- State promptly and clearly all the main items involved, ones including your key words.
- Then, when referring to these items use “this / these / such,” and offer more than just the pronoun:
- Save words by adding data: “This extremely effective program/model.”
- Make the text talk about the text itself
English loves signposts, or connectives, because they tell readers how to receive new information.
- Use not only “First … second … third …,” but other types of signposts, such as:“On the other hand …” “Considering this from another angle …” “Similar to the last point is …” “Conversely …” “Equally serious is …”
- Edit to avoid series of short and thus choppy sentences:
Link some and embed others within their neighbors.
Use the shortest sentences for the strongest statements.
- Cut out every extra word that performs no task.
Here’s a checklist of things you can consider cutting:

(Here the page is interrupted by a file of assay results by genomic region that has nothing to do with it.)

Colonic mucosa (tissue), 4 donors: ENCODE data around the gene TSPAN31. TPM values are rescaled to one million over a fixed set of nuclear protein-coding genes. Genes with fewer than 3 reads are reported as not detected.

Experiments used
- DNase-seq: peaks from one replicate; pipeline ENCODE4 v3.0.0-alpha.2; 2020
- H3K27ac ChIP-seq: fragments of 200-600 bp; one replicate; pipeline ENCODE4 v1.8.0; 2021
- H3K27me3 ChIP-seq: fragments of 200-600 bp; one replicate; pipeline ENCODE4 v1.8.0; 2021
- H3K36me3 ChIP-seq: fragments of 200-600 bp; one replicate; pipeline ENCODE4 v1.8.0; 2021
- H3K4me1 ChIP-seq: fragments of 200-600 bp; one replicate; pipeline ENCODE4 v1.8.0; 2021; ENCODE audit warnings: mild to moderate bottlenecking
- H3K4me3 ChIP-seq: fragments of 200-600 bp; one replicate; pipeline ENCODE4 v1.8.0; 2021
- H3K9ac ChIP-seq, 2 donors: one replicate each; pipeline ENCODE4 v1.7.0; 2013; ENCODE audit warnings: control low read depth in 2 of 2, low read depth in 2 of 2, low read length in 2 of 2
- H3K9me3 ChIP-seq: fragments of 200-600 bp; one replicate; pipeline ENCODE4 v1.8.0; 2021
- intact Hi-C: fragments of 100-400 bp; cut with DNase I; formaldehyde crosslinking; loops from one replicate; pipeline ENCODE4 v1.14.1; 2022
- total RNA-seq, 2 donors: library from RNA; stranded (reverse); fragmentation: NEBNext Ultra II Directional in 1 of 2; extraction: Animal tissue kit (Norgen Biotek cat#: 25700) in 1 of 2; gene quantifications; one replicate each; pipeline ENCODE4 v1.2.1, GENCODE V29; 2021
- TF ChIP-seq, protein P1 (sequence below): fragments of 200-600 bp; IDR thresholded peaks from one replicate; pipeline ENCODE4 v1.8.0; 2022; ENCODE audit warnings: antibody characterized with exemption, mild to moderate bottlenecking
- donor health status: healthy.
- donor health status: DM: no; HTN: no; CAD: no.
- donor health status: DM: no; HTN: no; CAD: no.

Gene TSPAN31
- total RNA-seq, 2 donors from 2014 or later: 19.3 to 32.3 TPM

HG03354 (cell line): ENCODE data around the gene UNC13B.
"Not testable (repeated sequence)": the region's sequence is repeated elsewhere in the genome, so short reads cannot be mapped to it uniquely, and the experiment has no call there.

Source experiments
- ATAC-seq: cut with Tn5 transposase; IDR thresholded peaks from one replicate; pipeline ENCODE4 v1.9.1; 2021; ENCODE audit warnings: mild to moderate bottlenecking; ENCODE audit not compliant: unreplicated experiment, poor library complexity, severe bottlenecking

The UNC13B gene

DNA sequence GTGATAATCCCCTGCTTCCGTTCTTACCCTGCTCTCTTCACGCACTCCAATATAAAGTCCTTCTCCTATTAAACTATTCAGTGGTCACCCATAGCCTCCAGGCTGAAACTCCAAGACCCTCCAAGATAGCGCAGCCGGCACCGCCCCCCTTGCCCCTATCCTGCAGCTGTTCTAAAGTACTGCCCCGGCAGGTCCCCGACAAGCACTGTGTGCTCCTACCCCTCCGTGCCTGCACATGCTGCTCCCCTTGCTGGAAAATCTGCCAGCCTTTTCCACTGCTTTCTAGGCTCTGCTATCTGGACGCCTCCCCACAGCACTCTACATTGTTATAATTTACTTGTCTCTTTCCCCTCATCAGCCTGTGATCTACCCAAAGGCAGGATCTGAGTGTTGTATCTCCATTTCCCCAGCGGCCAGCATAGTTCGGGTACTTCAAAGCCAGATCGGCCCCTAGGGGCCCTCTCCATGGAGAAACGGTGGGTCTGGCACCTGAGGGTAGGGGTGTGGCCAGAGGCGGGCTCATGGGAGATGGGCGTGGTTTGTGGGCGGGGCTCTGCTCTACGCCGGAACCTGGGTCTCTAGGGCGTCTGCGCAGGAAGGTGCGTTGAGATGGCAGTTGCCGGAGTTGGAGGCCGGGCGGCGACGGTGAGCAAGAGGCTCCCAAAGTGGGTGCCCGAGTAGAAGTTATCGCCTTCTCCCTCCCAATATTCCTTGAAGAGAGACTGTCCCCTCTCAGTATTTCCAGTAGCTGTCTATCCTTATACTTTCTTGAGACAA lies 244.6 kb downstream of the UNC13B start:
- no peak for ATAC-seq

→ Adverbs, especially those with “ly” endings. Ask yourself if they’re necessary.
→ Adjectives. Often people use two or three when one or none is better.
→ Gerunds. Words that end in “ing.”
→ Passive voice: Over-use of words like “was,” “were” and “that” indicate your writing may be too passive. Reconstruct in active voice.
→ Passages that are overly descriptive.
→ Passages that tell the reader what they already know.
Avoid repeating FACTS. Planned repetition of WORDS helps linkage. Confusion results from synonym-use. Make yourself clear by choosing one term. Do not indulge in overuse of a synonym dictionary (thesaurus). For instance, “Method / methodology / procedure / system” must never mean the same thing. We will assume that they mean four different things.